Breeding Tougher Wheat for South Africa’s Changing Climate
Ms Maureen Nkhathutsheleni Tshikunde graduated with a Master of Science in Agriculture in Crop Science after evaluating elite heat and drought tolerant wheat genotypes based on drought tolerance and water-use efficiency parameters.
Tshikunde, who completed her undergraduate and honours degrees at the University of Venda, chose to study at UKZN because of its sterling reputation and its excellent research outputs. Her love for crops led her to a masters where she investigated an important staple crop, wheat.
‘With the recent recurring drought in South Africa, it is important to identify and evaluate new wheat cultivars that are adapted to the current drought conditions to improve wheat production,’ said Tshikunde. In her study, she noted that the use of drought adapted genetic resources is regarded as the most economic and environmentally friendly approach to mitigate the adverse effects of heat and drought stress.
Tshikunde investigated the drought tolerance of dryland wheat genotypes based on leaf gas exchange and water-use efficiency in order to identify promising genotypes for drought tolerance breeding. She also examined the associations between the morphological and physiological traits of selected wheat genotypes under drought stress in order to identify unique traits that could be used as direct or indirect selection criteria for improving water-use efficiency and drought tolerance in wheat.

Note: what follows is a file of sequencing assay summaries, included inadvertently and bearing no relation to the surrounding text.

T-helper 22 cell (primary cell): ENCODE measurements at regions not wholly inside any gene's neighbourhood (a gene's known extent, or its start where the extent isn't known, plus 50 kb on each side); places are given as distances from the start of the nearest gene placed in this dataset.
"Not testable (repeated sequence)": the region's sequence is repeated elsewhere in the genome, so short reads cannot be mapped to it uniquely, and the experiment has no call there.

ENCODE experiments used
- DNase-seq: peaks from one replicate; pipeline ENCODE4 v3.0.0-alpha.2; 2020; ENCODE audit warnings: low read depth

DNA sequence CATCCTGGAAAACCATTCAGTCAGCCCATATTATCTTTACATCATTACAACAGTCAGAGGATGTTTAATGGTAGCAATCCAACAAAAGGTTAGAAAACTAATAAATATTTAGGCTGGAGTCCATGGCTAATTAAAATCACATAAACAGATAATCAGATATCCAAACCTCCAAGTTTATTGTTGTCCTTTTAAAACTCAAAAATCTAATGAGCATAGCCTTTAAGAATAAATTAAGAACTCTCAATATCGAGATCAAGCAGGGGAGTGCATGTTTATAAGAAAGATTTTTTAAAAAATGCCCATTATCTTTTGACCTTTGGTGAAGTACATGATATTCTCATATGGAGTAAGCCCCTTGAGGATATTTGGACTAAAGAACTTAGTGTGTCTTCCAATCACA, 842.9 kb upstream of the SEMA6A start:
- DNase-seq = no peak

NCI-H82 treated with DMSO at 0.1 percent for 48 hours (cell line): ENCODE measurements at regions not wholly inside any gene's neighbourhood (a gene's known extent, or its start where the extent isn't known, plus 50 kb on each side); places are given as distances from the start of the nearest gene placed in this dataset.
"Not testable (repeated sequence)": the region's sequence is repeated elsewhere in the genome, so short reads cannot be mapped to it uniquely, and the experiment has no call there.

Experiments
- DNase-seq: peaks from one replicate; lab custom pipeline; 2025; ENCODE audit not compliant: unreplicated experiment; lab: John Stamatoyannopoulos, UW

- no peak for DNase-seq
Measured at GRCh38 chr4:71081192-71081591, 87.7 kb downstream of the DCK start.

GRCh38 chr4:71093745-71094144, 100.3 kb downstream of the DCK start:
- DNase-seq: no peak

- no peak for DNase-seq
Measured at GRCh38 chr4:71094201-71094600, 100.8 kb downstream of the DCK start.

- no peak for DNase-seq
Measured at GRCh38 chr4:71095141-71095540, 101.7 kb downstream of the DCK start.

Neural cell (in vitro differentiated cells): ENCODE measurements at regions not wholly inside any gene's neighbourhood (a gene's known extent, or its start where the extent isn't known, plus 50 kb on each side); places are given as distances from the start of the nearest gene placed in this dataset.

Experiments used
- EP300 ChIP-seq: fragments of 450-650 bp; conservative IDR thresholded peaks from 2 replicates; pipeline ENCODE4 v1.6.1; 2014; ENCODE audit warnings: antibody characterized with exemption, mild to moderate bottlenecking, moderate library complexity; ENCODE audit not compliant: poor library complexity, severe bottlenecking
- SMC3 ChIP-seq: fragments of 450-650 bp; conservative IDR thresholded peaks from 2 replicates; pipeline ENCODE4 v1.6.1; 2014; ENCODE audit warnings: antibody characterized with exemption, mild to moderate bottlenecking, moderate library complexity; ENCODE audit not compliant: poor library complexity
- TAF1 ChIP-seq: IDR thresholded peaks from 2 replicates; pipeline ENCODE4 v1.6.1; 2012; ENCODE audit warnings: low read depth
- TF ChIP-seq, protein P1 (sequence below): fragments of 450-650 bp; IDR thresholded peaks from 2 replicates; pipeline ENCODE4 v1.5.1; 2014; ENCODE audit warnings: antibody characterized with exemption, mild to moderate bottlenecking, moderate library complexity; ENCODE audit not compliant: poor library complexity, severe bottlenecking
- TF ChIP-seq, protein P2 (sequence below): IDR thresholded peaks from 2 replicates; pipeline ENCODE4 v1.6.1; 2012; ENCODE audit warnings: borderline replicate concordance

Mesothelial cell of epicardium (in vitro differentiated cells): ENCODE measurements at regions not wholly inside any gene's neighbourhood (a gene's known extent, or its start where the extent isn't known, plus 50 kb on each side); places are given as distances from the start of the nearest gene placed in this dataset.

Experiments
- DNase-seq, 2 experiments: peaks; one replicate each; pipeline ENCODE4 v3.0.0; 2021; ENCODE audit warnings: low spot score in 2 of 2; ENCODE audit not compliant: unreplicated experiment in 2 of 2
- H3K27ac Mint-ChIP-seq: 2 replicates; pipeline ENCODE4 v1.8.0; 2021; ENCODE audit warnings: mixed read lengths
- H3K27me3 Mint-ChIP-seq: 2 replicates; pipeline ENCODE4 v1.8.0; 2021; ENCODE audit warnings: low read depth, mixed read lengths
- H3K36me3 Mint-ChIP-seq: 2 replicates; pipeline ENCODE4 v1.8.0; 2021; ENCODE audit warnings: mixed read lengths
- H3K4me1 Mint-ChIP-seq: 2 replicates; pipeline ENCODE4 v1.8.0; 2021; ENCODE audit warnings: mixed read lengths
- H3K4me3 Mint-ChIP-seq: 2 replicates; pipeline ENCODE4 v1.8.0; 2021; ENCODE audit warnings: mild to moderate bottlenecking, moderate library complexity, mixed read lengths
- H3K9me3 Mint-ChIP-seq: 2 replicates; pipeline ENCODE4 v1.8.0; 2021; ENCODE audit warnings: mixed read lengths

‘Climate change is real, and I believe that the findings of this study will not only contribute to science, but will also lead to improved wheat yields, which ultimately lead to a better economy for South Africa,’ she said.
Studying towards her masters boosted her self-confidence and developed her skills. The pressure of meeting deadlines while juggling data collection and a literature review was a steep learning curve, as was completing her final write-up while holding down a full-time job at Potatoes South Africa, but Tshikunde persevered.
‘My whole perspective of science has improved,’ she said.
Tshikunde has published an article in the Acta Agriculturae Scandinavica Journal’s Section B Soil and Plant Science on the topic of leaf gas exchange and water-use efficiency of dry-land wheat genotypes under water stressed and non-stressed conditions. Another article on the morpho-physiological traits associated with water-use efficiency in selected dry land wheat genotypes has been accepted for publication in the South African Journal of Plant and Soil.
Tshikunde hopes to enrol in PhD studies in the same field where she can pursue her passion for science. She quoted Sir Francis Bacon as a source of inspiration: ‘Science is but an image of the truth’.
She expressed her sincere gratitude to her supervisors, Professor Hussein Shimelis and Dr Alfred Odindo, as well as Dr Jacob Mashilo, for their belief in her and for making her masters possible. She also thanked UKZN for providing research facilities for her study, and the National Research Foundation for financial assistance.
Words: Christine Cuénod
Photograph: Abhi Indrarajan